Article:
Tags: Greece | Chance | euro

Greece Faces Last Chance to Stay in Euro, Central Bank Says

Wednesday, 23 Nov 2011 06:44 AM

Greece has one last chance to reshape its economy and stay in the euro region as it goes through “a new, exceptionally critical phase,” the Bank of Greece said.

A 130 billion-euro ($174 billion) bailout approved by European Union leaders on Oct. 26 “represents a milestone on the adjustment path of the Greek economy,” the bank said today in its interim monetary policy report. Greece’s debt- sustainability dynamics have changed in the past year, putting the country in its most critical situation since World War II.

Prime Minister Lucas Papademos, a former vice president of the European Central Bank and governor of the Bank of Greece, must implement budget measures to get the rescue money from the EU and the International Monetary Fund. That will also mean arranging a Greek debt swap early next year that aims to slice 100 billion euros off the debt burden of 360 billion euros.

“The new opportunity provided to Greece under the agreement may well be the last opportunity,” the Athens-based bank said in the e-mailed report. “The country must avoid any further delays and deviations from targets at all costs.”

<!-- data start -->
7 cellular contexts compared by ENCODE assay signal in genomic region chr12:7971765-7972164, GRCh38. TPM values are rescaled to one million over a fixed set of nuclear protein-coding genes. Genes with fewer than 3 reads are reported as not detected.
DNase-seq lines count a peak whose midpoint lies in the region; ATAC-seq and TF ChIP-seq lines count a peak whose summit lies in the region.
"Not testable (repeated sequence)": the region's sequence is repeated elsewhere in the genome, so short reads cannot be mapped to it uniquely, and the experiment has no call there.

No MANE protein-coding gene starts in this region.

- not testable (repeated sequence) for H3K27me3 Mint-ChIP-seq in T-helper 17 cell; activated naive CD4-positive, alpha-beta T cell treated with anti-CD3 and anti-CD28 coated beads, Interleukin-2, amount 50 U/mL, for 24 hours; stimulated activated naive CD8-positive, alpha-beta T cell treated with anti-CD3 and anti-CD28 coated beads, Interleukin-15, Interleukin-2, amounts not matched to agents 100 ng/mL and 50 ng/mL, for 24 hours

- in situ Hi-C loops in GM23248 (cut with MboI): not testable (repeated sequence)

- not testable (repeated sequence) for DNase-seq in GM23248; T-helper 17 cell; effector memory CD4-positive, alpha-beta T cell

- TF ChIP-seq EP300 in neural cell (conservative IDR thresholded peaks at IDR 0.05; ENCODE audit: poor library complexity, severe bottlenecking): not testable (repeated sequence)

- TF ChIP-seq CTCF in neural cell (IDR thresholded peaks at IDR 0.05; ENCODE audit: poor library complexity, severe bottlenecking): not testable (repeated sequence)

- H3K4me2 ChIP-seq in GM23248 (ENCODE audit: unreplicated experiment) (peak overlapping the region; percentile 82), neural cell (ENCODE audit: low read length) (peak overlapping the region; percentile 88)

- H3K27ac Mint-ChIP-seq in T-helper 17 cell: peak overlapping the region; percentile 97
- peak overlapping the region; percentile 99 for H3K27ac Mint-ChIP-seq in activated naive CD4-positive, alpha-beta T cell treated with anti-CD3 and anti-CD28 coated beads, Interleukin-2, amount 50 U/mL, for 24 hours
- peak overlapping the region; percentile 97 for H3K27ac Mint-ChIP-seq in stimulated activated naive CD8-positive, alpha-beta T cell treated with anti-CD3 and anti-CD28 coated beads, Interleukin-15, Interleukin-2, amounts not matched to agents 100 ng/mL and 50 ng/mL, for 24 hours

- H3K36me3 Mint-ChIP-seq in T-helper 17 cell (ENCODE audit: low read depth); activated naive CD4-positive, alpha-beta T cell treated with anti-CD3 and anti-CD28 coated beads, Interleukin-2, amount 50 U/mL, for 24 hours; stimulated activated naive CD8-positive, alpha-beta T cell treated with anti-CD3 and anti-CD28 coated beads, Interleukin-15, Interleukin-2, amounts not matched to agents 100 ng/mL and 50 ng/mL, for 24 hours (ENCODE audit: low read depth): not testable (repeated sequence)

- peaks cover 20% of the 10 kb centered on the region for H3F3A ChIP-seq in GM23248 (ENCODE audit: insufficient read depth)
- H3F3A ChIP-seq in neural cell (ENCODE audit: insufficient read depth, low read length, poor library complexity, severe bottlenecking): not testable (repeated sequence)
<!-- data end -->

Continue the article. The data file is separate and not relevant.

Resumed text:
Signatures Needed

German Chancellor Angela Merkel said there will no payout of the next loan tranche from last year’s Greek bailout unless the leaders of all parties supporting the country’s interim government sign a document pledging adherence to austerity and other measures.

“We need not only the signature of the Greek prime minister, but also the signatures of all supporting parties,” she said today in a speech to parliament in Berlin.

On Nov. 22, European Commission President Jose Barroso accused Antonis Samaras, head of Greece’s New Democracy party, of playing “political games” for refusing to commit in writing. Luxembourg Prime Minister Jean-Claude Juncker yesterday set a one-week deadline for Samaras to sign.

The ratio of non-performing loans in the Greek banking industry was 12.8 percent as of June 30, up from 10.5 percent at the end of 2010, according to the report.

The Bank of Greece forecasts gross domestic product to drop 5.5 percent in 2011 and 2.8 percent next year before returning to growth in 2013, forecasts in line with the 2012 budget submitted to parliament on Nov. 18.

Unemployment may exceed 18 percent next year after coming close to 17 percent in 2011, the central bank said.

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Greece has one last chance to reshape its economy and stay in the euro region as it goes through a new, exceptionally critical phase, the Bank of Greece said. A 130 billion-euro ($174 billion) bailout approved by European Union leaders on Oct. 26 represents a milestone...
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2011-44-23
Wednesday, 23 Nov 2011 06:44 AM
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